Happy new year! Parliament resumed this week, and the holiday seems a long time ago.
I spent the first day back dealing with a backlog of emails. But by Wednesday, I was up and out of the office very first thing to attend a breakfast meeting. I met businesses and campaigners to discuss the alarming number of households living below the official poverty line, even when at least one person in the family’s got a job.
It was a good day to be discussing the subject. The campaign to End Child Poverty had just published figures that morning showing Greater Manchester has the third highest rate of child poverty in the country. Many of those children have a parent in work, but on wages too low for them to be able to meet household bills.
The government wants people to take work as a route out of poverty. But it is freezing the working tax credit that helps people on low wages to make work pay. It’s also cut help with childcare costs. It simply doesn’t make sense.
Prime Minister’s questions were a bit subdued. A rush of agreement broke out between Ed Miliband and David Cameron on the subject of Scottish independence. The Scottish Nationalists want to hold a referendum for people in Scotland to decide if they want to leave the UK, but not till 2014. I have to say the Prime Minister asked a good question when he wanted to know, if the SNP are in such a hurry to leave the UK, why they want to delay a referendum.
Thursday saw a debate on progress on recommendations made in the last parliament to improve the diversity of backgrounds of MPs. Despite a higher proportion of women and BME MPs than in any previous parliament, we’re still far from representative of the country. Less than a quarter of MPs are women, and the number of disabled MPs is shamefully low – they continue to experience extra hurdles in parliament.
I was very pleased to respond to the debate on behalf of the opposition as our spokesperson on equality. It’s an issue I feel very strongly about. I don’t think we can do the best possible job unless we have people from a wide range of backgrounds in parliament. MPs draw on their own life experience when debating new laws. If we all have similar backgrounds, we’re bound to miss ideas, misunderstand problems, and simply miss the point.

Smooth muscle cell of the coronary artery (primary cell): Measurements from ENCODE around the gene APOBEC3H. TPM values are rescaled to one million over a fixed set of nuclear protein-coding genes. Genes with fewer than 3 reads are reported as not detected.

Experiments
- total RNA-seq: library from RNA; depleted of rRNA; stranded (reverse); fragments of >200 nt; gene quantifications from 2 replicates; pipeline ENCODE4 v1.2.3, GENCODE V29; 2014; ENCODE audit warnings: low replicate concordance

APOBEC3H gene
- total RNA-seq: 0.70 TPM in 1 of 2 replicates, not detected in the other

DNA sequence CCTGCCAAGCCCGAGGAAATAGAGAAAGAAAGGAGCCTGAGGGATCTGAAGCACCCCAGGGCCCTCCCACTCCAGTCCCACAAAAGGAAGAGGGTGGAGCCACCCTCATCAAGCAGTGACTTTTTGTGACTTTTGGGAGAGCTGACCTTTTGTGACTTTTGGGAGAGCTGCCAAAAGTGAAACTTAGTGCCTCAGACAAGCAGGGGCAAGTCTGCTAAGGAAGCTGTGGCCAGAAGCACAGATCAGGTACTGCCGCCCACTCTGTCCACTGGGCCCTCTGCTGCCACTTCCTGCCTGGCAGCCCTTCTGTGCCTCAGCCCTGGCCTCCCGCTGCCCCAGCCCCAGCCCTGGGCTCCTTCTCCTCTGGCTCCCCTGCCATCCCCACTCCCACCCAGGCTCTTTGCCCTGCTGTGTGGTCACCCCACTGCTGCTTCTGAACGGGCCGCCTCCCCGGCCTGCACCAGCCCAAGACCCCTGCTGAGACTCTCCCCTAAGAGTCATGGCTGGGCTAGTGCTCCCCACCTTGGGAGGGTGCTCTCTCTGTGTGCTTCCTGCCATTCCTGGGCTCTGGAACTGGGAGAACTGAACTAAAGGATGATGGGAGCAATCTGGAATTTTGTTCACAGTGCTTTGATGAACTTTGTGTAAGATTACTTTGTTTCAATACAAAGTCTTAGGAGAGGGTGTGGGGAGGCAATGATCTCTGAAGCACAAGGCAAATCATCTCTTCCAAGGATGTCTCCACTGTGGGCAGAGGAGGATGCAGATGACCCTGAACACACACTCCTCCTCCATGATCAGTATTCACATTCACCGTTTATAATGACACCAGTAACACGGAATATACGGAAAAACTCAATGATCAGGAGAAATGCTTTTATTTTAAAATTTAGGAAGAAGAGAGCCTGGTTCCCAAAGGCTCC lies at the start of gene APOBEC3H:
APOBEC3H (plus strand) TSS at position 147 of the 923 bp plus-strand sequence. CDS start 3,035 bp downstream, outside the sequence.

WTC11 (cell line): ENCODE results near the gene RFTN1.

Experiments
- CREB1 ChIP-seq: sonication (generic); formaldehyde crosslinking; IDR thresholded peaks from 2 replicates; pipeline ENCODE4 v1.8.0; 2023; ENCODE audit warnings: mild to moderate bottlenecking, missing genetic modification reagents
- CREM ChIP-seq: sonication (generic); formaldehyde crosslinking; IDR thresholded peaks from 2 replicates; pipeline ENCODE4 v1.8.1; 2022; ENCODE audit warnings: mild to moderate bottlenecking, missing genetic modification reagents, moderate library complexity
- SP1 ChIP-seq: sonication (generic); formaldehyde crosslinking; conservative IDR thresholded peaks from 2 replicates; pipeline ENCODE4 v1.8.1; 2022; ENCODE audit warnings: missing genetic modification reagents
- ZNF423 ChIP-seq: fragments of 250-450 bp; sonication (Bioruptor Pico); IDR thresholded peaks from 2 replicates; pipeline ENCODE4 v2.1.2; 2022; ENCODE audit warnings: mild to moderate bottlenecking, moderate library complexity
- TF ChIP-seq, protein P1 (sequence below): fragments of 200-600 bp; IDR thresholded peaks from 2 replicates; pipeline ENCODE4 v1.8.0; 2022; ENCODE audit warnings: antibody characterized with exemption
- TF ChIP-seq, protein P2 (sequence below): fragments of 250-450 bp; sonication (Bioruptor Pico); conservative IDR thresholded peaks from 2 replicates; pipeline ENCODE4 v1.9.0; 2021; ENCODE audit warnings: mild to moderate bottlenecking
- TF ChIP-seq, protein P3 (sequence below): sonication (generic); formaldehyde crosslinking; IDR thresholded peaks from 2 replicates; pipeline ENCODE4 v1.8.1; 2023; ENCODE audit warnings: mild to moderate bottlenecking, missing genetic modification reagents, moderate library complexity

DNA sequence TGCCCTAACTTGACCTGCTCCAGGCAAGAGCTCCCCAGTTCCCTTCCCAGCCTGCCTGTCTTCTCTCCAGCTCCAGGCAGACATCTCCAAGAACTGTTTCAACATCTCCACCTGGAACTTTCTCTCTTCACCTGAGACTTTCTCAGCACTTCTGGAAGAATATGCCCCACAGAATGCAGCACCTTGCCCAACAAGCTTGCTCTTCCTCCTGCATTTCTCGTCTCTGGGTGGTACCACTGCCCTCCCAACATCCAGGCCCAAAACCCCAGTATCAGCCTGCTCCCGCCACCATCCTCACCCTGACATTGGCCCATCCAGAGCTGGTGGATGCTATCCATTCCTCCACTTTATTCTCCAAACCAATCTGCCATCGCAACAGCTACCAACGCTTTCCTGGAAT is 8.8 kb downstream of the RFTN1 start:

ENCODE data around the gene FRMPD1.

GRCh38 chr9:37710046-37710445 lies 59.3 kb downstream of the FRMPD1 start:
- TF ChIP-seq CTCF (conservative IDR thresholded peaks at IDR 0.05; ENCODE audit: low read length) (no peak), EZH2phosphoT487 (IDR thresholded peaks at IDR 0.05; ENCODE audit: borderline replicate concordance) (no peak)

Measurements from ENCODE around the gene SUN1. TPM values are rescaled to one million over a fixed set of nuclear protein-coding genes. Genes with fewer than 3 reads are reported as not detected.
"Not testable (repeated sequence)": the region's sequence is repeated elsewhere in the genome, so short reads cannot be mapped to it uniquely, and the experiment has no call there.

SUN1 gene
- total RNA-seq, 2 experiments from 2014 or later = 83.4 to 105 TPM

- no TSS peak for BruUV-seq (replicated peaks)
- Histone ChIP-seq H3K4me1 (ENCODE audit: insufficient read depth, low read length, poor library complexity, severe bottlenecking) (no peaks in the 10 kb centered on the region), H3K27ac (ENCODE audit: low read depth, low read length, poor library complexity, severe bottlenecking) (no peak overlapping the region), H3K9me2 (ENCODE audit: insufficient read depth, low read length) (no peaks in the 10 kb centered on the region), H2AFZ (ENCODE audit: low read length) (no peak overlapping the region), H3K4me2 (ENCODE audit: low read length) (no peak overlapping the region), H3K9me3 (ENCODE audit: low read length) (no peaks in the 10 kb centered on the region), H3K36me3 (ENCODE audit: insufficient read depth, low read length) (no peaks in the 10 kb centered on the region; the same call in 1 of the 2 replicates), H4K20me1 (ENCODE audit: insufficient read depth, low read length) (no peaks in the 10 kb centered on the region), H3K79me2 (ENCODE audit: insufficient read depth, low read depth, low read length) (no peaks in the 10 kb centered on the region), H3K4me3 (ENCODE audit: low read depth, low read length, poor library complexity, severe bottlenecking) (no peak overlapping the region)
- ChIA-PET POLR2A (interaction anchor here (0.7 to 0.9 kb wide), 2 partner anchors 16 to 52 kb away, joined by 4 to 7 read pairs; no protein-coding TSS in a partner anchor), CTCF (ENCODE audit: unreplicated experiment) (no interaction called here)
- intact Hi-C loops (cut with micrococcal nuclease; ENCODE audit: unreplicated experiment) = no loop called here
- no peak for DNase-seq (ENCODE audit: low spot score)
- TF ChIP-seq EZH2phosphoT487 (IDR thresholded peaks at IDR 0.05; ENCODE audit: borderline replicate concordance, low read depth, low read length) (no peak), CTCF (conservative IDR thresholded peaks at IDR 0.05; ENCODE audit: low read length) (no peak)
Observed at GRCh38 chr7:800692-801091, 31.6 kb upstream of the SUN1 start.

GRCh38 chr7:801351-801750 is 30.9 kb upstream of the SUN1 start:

But the lifestyle and the yah-boo atmosphere in parliament put off lots of potentially excellent MPs, and for many people, the cost of standing for parliament, especially if they have to give up a job or travel to another part of the country to find a seat is just out of the question.
There were some really good ideas to address these problems, but progress is painfully slow. At present rates, it will take another 14 parliaments to get equal numbers of men and women MPs. That’s another 70 years. It isn’t good enough.
There was however some good news for our first week back. The government were defeated on important votes in the house of lords, on cutting benefits for disabled children, and on restricting access to benefits for people with long-term health problems or disability. The government’s plans would mean cancer patients for example could be forced back to work while they’re still receiving treatment or feel too unwell. Ministers say they will reverse the decisions of the house of lords when the bill comes back to the commons, but we’re determined to fight back to prevent this. They’re way out of touch with the public on this one.
And we also won a vote in the commons to defeat a bill that would restrict paid time off for trade union reps to carry out their union duties in the workplace. Tories seem to think unions are ripping off businesses, but the truth is that union reps use the time to help solve workplace problems, deal with health and safety issues, and represent employees who may be facing redundancy or need time off to care for an elderly relative or their kids. In fact, no employer has asked for this change in the law, because they know it helps the workplace work more smoothly. I’m pleased to say the bill was heavily defeated – let’s hope that’s one mad idea that won’t be coming back.